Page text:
He said the gun lobbying groups, which oppose Traver’s nomination, may also use the controversy over Fast and Furious to delay the confirmation.

“The gun lobbying groups don’t want Traver,” he said. “If they can use the controversy to stall the confirmation and block it and drag it out, they will.”

Traver was nominated last November.

Column: Atty. Gen. Holder’s Disappointing Appearance Before the House Judiciary Committee on ATF Controversy

Allan Lengel

By Allan Lengel
ticklethewire.com

WASHINGTON — Whether you agree with Atty. General Eric Holder Jr. or not, most reasonable people would conclude that he’s a pretty decent guy and a straight shooter.

That being said, it makes his appearance before the House Judiciary Committee on Tuesday all the more disappointing.

I’m referring to his exchange with Rep. Darrell Issa (R-Calif), who started grilling Holder about the controversial and embarrassing ATF program known as Operation Fast and Furious, which encouraged gun dealers to sell to straw purchasers — all with the hopes of tracing the guns to the upper ranks of the Mexican cartels. Problem is, ATF lost track of some guns, which may have been used to kill Americans including a border patrol agent.

Issa questioned Holder and tried to figure out who in the Justice Department gave the green light for the program. Holder responded rather tentatively.

Was it deputy Attorney Gen. James Cole, Issa asked. Not likely, Holder said, because “I think” he wasn’t in the department at the time it started. Was it Lanny Breuer, chief of the Justice Department criminal division?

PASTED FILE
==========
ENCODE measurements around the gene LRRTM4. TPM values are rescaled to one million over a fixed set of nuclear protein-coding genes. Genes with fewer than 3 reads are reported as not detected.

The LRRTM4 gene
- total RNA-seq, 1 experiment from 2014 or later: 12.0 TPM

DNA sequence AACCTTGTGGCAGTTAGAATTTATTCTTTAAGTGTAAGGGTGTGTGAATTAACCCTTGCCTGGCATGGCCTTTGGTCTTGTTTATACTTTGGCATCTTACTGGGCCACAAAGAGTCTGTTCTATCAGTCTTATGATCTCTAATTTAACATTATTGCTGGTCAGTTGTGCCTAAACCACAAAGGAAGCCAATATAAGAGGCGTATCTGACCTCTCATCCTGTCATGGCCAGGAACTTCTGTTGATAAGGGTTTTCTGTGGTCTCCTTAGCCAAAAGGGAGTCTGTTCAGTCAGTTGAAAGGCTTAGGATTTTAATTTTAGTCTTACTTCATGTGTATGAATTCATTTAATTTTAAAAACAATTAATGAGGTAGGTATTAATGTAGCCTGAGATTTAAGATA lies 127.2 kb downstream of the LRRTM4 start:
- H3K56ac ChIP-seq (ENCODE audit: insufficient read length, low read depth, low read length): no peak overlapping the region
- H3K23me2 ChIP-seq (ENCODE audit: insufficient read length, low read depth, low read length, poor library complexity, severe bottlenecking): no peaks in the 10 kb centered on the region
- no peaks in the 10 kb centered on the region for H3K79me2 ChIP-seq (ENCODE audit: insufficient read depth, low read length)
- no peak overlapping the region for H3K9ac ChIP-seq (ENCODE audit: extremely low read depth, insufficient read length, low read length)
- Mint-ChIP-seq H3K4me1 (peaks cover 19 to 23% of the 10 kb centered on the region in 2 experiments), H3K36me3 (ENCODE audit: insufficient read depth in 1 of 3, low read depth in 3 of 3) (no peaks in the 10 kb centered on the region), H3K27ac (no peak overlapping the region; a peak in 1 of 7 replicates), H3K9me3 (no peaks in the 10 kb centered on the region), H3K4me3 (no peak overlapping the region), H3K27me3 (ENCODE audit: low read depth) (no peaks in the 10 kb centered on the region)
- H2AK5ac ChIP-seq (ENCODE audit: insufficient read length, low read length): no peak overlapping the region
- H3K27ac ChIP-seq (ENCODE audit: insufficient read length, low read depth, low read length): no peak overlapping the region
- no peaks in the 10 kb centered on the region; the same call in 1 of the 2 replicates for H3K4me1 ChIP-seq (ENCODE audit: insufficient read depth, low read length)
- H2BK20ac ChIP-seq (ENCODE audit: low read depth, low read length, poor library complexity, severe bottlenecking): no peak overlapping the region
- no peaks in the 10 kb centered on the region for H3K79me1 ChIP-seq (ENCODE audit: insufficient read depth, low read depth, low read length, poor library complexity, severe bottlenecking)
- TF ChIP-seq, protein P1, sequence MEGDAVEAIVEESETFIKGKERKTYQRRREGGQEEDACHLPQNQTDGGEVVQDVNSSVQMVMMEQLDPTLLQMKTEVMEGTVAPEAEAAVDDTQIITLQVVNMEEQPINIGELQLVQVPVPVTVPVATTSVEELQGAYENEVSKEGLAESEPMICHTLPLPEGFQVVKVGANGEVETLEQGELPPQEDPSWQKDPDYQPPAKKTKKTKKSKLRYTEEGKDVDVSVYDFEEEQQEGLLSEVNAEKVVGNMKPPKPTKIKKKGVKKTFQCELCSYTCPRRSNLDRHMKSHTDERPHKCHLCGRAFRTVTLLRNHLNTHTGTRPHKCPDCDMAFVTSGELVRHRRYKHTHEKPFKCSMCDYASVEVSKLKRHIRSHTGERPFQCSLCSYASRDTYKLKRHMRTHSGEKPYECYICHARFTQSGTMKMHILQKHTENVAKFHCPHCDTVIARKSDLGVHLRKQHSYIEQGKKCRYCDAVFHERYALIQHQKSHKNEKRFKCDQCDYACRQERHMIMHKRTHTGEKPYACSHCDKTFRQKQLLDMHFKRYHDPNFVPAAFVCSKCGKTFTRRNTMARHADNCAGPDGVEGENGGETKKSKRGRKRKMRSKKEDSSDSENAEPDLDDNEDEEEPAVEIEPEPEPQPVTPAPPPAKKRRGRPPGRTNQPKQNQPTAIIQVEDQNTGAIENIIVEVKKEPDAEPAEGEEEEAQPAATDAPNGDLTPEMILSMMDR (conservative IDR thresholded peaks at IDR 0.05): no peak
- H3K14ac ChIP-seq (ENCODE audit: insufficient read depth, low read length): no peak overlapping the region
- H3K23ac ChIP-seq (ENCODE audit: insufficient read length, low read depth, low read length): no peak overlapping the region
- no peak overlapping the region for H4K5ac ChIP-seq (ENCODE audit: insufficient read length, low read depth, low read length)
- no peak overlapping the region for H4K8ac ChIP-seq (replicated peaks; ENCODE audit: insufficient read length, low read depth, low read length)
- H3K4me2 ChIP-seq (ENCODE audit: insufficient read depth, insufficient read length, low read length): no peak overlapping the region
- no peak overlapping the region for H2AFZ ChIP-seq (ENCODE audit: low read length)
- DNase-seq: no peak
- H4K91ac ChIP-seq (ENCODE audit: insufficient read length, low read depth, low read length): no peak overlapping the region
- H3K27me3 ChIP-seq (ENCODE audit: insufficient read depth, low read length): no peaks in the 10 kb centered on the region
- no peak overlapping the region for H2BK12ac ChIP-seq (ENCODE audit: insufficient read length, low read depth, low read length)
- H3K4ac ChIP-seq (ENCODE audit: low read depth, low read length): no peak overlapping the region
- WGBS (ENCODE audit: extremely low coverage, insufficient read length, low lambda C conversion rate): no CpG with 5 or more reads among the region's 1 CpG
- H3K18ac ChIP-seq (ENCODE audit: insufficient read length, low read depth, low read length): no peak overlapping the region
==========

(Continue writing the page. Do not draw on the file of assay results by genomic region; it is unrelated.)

“I’m not sure whether Mr. Breuer authorized it,” Holder responded.

REALLY.

At this stage it’s hard to believe Holder doesn’t know — at least whether the chief of his criminal division authorized it. And perhaps it’s just as bad if he never wandered down the hall to ask.

It’s not too hard to find out.

It was not a pretty performance on Tuesday, not a very credible one.

Holder is better than that.

ATF Agents Shoot Suspect in Suburban D.C.

By Allan Lengel
ticklethewire.com

WASHINGTON — ATF agents shot and wounded a suspect in suburban Washington in Prince William County Monday night, WUSA reported.

The TV station reported that agents were wrapping up an investigation and moved in to make an arrest. However, the suspect tried fleeing in a car and attempted to hit the agents with the car, the station reported.

Agents opened fire on Dumfries Road near I-95 in Dumfries, Va.

Limited details were available late Monday night.

OTHER STORIES OF INTEREST

Gun Dealer Was Concerned About ATF’s Gun-Walking Program


By Allan Lengel
ticklethewire.com

WASHINGTON — A controversial ATF gun-walking program apparently concerned an Arizona gun dealer, who like many others, had been encouraged by ATF to keep selling weapons to straw purchasers, all with the hopes agents would trace them to the higher levels of the Mexican drug cartels.

Problem was some of those guns sold by gun dealers got into the hands of criminals and may have been used in the fatal shooting of at least one federal agent.

Sen. Charles Grassley, who has been on the war path, attacking ATF for its programs — Project Gunrunner and its offshoot Operation Fast and Furious — released emails on Thursday from a concerned Arizona gun dealer. The emails were forwarded along with a letter to Atty. Eric Holder Jr. in which Grassley pointedly complained that the Justice Department had not released to him documents on the programs.

In one email, Grassley notes that the gun dealer — whose name was blacked out — raised concerns to ATF supervisor David Voth: